Nested sets and conversions between them. Useful to work with substructures. It is preferable
to implement the
SupersetOf trait instead of
SubsetOf whenever possible (because
SupersetOf is automatically implemented whenever
The notion of "nested sets" is very broad and applies to what the types are supposed to represent, independently from their actual implementation details and limitations. For example:
- f32 and f64 are both supposed to represent reals and are thus considered equal (even if in practice f64 has more elements).
- u32 and i8 are respectively supposed to represent natural and relative numbers. Thus, i8 is a superset of u32.
- A quaternion and a 3x3 orthogonal matrix with unit determinant are both sets of rotations. They can thus be considered equal.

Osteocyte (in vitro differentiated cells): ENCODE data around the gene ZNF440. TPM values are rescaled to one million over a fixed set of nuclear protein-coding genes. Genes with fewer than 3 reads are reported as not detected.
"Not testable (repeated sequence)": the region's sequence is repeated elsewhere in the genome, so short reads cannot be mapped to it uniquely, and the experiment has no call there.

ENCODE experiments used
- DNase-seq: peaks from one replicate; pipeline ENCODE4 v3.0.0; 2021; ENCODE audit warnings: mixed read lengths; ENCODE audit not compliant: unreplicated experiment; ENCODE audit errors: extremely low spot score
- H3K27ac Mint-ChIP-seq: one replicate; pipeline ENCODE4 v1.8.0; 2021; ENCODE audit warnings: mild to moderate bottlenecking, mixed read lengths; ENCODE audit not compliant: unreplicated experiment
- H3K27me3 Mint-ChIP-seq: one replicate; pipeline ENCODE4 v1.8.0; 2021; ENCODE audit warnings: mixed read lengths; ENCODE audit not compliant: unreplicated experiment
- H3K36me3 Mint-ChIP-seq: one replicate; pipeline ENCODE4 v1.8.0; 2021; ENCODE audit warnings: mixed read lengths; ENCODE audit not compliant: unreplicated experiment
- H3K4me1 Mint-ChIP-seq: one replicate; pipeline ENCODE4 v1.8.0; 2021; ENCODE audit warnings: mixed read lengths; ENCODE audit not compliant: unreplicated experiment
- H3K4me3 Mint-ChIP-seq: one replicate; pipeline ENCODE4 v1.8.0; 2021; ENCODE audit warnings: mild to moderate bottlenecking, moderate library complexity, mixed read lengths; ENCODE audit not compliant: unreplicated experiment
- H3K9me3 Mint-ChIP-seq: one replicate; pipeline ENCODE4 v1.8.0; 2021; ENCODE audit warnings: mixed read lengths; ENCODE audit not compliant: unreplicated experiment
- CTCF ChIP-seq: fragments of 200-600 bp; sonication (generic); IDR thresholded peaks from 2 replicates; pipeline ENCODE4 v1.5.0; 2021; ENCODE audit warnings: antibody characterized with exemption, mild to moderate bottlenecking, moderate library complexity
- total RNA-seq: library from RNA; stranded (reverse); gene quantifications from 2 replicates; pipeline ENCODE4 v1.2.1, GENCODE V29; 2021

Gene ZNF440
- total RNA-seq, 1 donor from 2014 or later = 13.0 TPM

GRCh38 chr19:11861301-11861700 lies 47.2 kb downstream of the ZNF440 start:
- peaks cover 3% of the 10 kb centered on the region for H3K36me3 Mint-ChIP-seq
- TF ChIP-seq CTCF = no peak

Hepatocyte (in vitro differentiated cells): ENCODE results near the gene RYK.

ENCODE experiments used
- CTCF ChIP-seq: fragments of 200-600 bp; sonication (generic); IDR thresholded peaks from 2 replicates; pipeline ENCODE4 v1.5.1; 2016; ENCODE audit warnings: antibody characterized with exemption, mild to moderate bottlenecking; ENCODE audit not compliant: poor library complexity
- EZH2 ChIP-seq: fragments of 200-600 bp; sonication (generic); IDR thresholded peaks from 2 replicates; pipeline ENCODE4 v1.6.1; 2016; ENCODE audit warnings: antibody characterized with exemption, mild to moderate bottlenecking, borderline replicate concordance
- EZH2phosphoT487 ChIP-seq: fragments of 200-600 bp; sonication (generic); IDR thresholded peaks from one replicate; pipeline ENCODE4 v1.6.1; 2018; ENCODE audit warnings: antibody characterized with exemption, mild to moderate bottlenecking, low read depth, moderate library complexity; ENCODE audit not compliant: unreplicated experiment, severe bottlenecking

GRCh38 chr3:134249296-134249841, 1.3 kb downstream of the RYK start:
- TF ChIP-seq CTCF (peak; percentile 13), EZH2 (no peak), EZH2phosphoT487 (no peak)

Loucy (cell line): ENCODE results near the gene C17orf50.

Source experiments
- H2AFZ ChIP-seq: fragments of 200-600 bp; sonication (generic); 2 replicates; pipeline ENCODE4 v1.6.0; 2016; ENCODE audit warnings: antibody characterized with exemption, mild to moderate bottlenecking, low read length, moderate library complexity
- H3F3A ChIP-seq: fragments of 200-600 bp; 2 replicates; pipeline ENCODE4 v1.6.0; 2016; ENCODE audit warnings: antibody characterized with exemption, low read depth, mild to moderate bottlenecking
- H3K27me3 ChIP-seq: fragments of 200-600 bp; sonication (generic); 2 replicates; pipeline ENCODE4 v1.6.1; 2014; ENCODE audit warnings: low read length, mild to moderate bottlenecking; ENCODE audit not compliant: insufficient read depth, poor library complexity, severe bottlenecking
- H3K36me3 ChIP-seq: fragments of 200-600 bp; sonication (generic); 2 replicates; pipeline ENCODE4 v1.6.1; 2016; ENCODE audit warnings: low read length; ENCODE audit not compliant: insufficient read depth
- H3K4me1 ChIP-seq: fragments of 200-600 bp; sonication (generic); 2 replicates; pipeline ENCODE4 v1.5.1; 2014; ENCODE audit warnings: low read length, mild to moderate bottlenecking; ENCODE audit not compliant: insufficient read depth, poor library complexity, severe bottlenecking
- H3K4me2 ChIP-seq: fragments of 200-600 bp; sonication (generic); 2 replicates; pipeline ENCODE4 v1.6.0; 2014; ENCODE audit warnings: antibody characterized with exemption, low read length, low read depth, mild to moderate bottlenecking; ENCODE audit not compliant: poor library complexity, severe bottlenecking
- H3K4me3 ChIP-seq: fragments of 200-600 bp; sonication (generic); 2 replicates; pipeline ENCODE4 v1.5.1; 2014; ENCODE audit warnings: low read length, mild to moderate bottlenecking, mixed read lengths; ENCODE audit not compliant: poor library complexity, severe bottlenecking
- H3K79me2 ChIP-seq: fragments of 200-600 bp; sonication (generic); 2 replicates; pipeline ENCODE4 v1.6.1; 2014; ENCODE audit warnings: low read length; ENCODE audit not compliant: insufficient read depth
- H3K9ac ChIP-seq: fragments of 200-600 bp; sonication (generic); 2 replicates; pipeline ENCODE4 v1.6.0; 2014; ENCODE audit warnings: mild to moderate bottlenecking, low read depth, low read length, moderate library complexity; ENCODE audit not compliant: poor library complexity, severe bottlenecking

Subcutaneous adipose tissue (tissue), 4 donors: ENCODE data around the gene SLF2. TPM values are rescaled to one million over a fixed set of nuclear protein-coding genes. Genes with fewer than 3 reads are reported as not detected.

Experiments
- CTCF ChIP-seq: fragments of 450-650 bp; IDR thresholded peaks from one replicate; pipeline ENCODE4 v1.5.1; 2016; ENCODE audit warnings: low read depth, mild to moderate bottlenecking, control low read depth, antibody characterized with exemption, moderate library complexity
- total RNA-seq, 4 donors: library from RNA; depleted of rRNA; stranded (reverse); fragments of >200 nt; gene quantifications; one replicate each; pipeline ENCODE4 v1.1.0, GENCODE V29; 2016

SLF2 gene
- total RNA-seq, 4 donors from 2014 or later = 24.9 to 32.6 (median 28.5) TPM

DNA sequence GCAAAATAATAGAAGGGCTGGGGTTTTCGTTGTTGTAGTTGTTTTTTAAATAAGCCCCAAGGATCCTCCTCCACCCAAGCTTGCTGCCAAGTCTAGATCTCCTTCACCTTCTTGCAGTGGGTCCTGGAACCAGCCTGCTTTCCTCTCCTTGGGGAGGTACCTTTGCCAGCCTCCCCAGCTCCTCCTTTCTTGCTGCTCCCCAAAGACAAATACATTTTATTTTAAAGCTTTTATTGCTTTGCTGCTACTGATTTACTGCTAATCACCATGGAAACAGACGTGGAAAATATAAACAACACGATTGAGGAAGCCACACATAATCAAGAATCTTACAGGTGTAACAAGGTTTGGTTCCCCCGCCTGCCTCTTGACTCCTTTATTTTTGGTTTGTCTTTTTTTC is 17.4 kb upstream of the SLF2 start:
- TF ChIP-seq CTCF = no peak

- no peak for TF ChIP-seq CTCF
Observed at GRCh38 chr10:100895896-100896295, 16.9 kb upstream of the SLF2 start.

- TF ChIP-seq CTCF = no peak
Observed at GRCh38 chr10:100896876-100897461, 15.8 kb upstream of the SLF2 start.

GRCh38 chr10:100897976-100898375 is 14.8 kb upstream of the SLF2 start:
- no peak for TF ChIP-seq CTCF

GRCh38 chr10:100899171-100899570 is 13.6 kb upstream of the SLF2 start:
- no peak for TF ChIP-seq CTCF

In other words, implementation details due to machine limitations are ignored (otherwise we could not even, e.g., convert a u64 to an i64). If considering those limitations are important, other crates allowing you to query the limitations of given types should be used.
fn is_in_subset(&self) -> bool
self is actually part of its subset
T (and can be converted to it).
unsafe fn to_subset_unchecked(&self) -> T
Use with care! Same as
self.to_subset but without any property checks. Always succeeds.
fn from_subset(element: &T) -> Self
The inclusion map: converts
self to the equivalent element of its superset.
The inverse inclusion map: attempts to construct
self from the equivalent element of its
element has no equivalent in